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BLUE-GREEN ALGAE NOTICES FOR OCT. 12

October 12, 2012

Brown County State Fishing Lake and Lake Scott among lakes taken off lists
TOPEKA — On Oct. 11, the Kansas Department of Health and Environment (KDHE) reported the latest results from testing water samples for blue-green algae. The health advisory has been lifted at Brown County State Fishing Lake; Central Park Lake, Shawnee County; Centralia Lake, Nemaha County; Chisholm Creek Park Lake North, Sedgwick County; and Lake Scott State Park, Scott County. One lake, Hiawatha Lake in Brown County, has been downgraded from a Warning to an Advisory status.

When harmful algal blooms are present in recreational waters, KDHE, in cooperation with the Kansas Department of Wildlife, Parks and Tourism (KDWPT) and other lake managers where appropriate, responds by informing the public of these conditions. This past week’s testing resulted in the warnings and advisories listed below.

KDWPT reminds visitors that when a lake is under an Advisory or Warning, marinas, lakeside businesses, and park camping facilities remain open for business, although swim beaches will be closed. Park drinking water and showers are safe and not affected by the algae bloom. Also, it is safe to eat fish caught during a harmful blue-green algae outbreak, as long as consumers clean and rinse the fish with clean, potable water; consume only the fillet portion; and discard all other parts. People should also wash their hands with clean, potable water after handling fish taken from an affected lake.

When an advisory has been lifted, health officials advise lake visitors to still exercise caution and look out for algae blooms in the water because conditions can change quickly, depending on the weather. Some algae blooms can look like foam or thick slurry. The blooms can be blue, bright green, brown or red, and they may look like paint floating on the water.

Current Public Health Warnings

A Public Health Warning indicates that water conditions are unsafe and direct water contact (wading, skiing and swimming) is prohibited. These Kansas public waters are currently under “Warning” status:

Harvey County East Lake — Harvey County
Logan City Lake — Phillips County
Memorial/Veterans Lake — Great Bend, Barton County

When a Warning is issued, KDHE recommends the following precautions be taken:

• Don’t let people, pets, and livestock drink untreated lake water.
• Don’t swim, wade or engage in other activities with full body contact of lake water, including skiing or jet-skiing.
• Clean fish and rinse with clean water, consume only the fillet portion, and discard all other parts.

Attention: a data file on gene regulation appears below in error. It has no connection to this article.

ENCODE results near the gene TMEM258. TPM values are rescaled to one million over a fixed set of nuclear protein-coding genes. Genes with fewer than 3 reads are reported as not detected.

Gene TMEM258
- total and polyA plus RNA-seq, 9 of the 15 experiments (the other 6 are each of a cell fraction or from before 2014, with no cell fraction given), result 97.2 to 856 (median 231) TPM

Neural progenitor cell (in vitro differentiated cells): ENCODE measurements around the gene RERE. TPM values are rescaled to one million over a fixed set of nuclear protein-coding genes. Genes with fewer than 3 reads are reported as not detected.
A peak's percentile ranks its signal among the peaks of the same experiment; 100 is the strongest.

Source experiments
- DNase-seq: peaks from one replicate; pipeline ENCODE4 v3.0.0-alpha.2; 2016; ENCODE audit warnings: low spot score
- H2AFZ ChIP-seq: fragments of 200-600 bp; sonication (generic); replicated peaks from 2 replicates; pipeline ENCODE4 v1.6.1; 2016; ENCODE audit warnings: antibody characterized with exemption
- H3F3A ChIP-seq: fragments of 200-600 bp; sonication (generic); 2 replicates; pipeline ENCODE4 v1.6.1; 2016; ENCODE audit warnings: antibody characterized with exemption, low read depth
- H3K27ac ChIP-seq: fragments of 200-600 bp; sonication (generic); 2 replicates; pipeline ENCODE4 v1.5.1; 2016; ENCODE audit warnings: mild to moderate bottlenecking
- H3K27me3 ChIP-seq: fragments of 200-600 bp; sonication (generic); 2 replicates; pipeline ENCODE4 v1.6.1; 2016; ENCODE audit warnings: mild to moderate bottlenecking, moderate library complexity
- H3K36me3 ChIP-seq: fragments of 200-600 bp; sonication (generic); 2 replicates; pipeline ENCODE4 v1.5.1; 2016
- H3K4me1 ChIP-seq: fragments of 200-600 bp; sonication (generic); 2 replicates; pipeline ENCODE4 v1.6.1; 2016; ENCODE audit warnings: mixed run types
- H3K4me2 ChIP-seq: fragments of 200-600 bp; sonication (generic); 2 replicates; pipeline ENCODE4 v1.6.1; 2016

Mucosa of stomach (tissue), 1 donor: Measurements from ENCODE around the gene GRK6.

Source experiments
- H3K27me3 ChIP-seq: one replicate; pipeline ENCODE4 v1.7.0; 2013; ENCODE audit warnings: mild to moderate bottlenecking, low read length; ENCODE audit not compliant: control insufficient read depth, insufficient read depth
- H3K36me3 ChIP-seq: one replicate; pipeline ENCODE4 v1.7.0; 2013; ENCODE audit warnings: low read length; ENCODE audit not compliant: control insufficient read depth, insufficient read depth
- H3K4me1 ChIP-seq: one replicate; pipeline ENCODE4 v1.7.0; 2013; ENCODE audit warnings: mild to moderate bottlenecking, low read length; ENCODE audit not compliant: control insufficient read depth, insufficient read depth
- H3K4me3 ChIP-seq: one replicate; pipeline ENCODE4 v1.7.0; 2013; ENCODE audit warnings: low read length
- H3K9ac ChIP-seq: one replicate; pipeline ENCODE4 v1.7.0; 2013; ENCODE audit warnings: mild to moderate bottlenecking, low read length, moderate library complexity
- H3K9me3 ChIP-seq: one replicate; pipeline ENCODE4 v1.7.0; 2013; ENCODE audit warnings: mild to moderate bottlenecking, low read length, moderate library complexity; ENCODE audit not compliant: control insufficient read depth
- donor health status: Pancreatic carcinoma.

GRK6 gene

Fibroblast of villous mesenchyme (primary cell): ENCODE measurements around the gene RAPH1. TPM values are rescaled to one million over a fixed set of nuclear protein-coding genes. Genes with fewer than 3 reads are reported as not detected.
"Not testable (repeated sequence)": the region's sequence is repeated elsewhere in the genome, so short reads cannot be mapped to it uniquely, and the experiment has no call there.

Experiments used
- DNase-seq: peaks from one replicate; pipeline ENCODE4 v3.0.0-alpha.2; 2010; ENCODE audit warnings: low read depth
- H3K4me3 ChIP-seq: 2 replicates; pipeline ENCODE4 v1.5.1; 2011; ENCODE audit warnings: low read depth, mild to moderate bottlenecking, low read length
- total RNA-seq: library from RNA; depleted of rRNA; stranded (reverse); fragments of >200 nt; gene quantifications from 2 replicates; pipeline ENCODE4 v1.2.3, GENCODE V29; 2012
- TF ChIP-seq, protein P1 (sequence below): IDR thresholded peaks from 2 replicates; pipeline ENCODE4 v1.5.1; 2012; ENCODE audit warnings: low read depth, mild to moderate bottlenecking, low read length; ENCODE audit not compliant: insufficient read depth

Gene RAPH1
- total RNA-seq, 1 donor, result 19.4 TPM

• Do not allow pets or livestock to eat dried algae.
• If lake water contacts skin or pet fur, wash with clean potable water as soon as possible.
• Avoid areas of visible algae accumulation.

Current Public Health Advisories

A Public Health Advisory indicates that a hazardous condition exists. Water activities like boating and fishing may be safe; however, direct contact with water (wading, swimming) is strongly discouraged for people, pets, and livestock. These Kansas public waters are currently under “Advisory” status:

Harvey County West Park Lake — Harvey County
Hiawatha Lake — Brown County (downgraded from a Warning)
McPherson County State Fishing Lake — McPherson County

When an Advisory is issued, KDHE recommends the following precautions be taken:

• Don’t let people, pets and livestock drink untreated lake water.
• Clean fish and rinse with clean water, consume only the fillet portion, and discard all other parts.
• Do not eat or allow pets to eat dried algae.
• If lake water comes in contact with skin or pet fur, wash with clean potable water as soon as possible.
• Avoid areas of visible algae accumulation.

Health effects from exposure to blue-green algae can vary. The most common complaints after recreational exposure include vomiting, diarrhea, skin rashes, eye irritation and respiratory symptoms. Blue-green algae toxins can also cause deaths in pets. KDHE will continue to monitor these public waters and will update statements as conditions warrant. More information on algae and algae blooms, including up-to-date Advisories and Warnings, can be found at online at kdheks.gov/algae-illness.

NOTE: As a result of the statewide drought, some Kansas streams and rivers are experiencing extremely low flows and, in some locations, have stopped flowing and are pooled. Pooled areas become stagnant and have the potential to develop algal blooms, some of which may be dominated by blue-green algae, whose toxins are hazardous for livestock watering. KDHE advises livestock owners to be aware of conditions on rivers and streams that appear abnormal in color and consider alternative water sources for their stock. Additional information on how to screen or have water bodies tested for blue-green algae can be found on KDHE’s website.
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